Tuesday, July 31, 2007

Energy Seminar At HIA Conference

The Hauppauge Industrial Association’s Energy Seminar Takes Long Island Business From Science Fiction To Science Function.
By Lon S. Cohen

SCCC, Brentwood Campus—No matter which way you look at it, an investment in Alternative Energy is good for our health, environment, economy, and political standing in the world. The Energy Seminar at HIA’s Trade Show focused on the business of Alternative Energy.
Patrick Foye, Co-Chairman of the Empire State Development Corporation was the ringmaster of a distinguished and impressive panel of Long Island’s top experts in the energy arena. They included, Robert B. Catell, Chairman and Chief Executive Officer of Keyspan Energy; Dr. Yacov Shamash, Vice President for Economic Development and Dean of the College of Engineering and Applied Sciences at Stony Brook University; Dr. Ralph James, Associate Laboratory Director for Energy, Environment and National Security of Brookhaven National Laboratory; and Mr. Bruce Germano, Vice President of Retail Services for LIPA.
A few basic questions were posed to the audience about the business of Alternative Energy:
1) Who is using the energy?
2) Why should we be concerned with reducing our dependency on fossil fuel that is primarily imported from overseas?
3) What do we gain as a society by investing in Alternative Energy Solutions?
4) Finally, how do we go about making the necessary changes?
The first two questions have been debated endlessly in political and social circles. Vehicles contribute a major portion of the greenhouse gasses to the environment, our increasingly technological society is using more energy, and alternative energy sources are sometimes hard to integrate into a society whose economy is so plugged-into (pun intended) the traditional energy grid. Expense in human lives and in money to preserve the status quo is a major concern, along with the threat to our environment.
With the density of government agencies, businesses and academia, Long Island can become a leader in Alternative Energy and Efficiency technology businesses and answer the last two questions.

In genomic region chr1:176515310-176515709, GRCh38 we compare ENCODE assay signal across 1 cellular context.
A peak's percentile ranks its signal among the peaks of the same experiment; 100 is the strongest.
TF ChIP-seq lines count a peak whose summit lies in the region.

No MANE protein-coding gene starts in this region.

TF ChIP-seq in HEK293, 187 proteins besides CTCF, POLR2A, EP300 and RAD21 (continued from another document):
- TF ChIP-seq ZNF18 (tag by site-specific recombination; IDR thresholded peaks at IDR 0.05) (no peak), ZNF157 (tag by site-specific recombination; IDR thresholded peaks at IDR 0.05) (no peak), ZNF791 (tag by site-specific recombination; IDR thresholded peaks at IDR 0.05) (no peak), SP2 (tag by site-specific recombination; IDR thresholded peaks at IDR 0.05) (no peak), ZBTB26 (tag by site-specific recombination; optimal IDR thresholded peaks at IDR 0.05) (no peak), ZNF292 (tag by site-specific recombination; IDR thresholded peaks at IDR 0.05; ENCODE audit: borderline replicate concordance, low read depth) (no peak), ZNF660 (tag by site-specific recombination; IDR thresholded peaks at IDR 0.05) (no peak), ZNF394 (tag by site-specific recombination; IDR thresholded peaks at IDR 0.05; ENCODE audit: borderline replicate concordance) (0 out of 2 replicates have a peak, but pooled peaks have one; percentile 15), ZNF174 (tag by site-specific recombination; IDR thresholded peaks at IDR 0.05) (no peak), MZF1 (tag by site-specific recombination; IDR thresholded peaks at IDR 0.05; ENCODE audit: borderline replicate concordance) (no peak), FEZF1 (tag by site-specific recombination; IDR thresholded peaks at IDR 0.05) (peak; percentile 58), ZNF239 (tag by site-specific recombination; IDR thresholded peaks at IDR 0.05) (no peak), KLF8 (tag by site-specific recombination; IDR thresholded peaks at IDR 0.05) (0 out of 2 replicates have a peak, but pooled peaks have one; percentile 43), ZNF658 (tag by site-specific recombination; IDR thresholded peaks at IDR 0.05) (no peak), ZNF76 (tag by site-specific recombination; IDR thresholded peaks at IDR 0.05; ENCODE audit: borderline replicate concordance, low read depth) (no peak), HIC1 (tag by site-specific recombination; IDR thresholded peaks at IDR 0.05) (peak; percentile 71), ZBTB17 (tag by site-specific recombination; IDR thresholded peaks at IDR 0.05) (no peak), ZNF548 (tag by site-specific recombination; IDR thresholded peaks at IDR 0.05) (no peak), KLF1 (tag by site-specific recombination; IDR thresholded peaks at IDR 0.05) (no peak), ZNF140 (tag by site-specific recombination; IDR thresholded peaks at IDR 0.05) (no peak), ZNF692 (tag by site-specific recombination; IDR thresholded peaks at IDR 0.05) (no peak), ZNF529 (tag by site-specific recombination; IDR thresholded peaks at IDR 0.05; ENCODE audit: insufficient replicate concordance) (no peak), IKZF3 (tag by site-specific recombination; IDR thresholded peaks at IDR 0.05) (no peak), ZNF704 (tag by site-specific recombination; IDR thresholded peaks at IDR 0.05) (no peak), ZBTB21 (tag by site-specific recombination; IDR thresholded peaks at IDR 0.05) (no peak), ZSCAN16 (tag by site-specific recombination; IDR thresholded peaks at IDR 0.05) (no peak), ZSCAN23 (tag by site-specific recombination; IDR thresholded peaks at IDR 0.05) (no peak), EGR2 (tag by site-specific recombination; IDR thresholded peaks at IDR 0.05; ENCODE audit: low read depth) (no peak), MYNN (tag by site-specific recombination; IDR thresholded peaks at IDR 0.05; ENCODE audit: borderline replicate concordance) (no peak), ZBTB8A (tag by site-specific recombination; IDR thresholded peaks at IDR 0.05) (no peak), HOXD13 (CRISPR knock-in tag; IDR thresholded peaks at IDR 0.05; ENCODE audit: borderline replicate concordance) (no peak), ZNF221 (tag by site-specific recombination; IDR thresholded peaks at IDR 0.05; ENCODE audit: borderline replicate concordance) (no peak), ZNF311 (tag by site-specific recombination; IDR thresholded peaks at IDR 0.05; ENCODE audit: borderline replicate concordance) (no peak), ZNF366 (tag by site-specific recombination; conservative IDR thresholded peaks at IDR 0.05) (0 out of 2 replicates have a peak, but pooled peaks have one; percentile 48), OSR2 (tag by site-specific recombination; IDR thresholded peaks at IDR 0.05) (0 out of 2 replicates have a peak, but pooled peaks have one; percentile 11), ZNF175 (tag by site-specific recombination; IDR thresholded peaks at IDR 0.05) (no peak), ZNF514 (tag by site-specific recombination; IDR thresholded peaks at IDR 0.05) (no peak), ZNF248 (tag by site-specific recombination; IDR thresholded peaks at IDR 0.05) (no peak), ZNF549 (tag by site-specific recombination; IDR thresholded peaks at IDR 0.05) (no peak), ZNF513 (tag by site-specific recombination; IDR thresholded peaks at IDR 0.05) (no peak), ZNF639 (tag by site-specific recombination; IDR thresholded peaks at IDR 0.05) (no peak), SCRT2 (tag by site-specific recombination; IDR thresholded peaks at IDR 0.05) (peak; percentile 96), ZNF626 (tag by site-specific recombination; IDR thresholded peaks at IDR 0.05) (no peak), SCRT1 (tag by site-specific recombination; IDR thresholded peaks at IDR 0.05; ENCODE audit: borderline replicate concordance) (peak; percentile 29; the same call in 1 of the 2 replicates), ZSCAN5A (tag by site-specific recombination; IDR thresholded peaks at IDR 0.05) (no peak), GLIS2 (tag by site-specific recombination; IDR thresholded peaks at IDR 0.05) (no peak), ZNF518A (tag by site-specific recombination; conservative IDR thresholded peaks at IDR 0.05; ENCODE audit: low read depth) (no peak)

First, Steve Israel (D-NY 2nd) provided a literal talking head, as he could not attend the event because of a vote he needed to attend in Congress, by way of a prerecorded video. His Next Generation Energy Security Plan is based on the fact that “our biggest vulnerability in the world is our dependence on foreign oil.”
On his website, Mr. Israel says: “Just like the space program succeeds by unleashing the ingenuity of the private sector with major tax incentives and federal support,” he hopes to infuse that same spirit in the energy sector.
Moderator Patrick Foye outlined the hurdles that we face. The high cost of energy is an impediment to economic development. Many corporations have all made successful commitments to reduce energy consumption while maintaining (or even increasing) productivity so it is possible for Long Islanders to do the same.
Dr. Yakov Shamash spoke at length about the endeavors at Stony Brook University. Research into fossil fuel efficiency, and improving the performance of computer chips and fuel cells are fertile ground for local companies. Like a Michael Creighton novel, no corner of the earth is left out in the search for new fuel resources and Dr. Shamash spoke about extracting Hydrogen for fuel from the ocean floor!
LIPA’s Bruce Germano talked about the extremely progressive concept of a “self healing, smart, electrical grid.” A computer system overlain on the grid’s backbone will use extensive data, including availability and price of electricity, to distribute and regulate the flow of wholesale electricity to intelligent appliances. Also the stuff of Science Fiction brought to today’s world.
Back in the 21st Century, Keyspan’s Robert Catell presented a readily available cleaner burning, energy source: Natural Gas. Research into making Natural Gas lower in emissions is continuous. Also, Keyspan’s Islandia home is also providing temporary space for Stony Brook University’s Energy Center.
Ralph James, an Associate Director at Brookhaven National Lab, spoke about research into Bio, Solar and Nuclear Energy. The Lab offers extensive access for small businesses to work with them on these technologies. Mr. James called for a move from the rhetorical to the practical in our debate so Long Island can benefit from the National Energy Policy’s call to build new Energy Centers.
Our country can become energy independent. Exciting opportunities—and let’s face it, profitability—will provide essential energy technology through businesses brave enough to take up the challenge.
With Long Island’s dense concentration of entrepreneurs, academia, government organizations and large utilities, we can benefit from the inevitable energy revolution. Water, tidal, solar and wind power are in abundant supply here, along with the people and tools to utilize nature’s freely available clean energy resources at the bleeding edge of current technology. (And the minds that can imagine turning the stuff of Science Fiction into Science Function!)

Orinially Published in "The Hauppauge Reporter"

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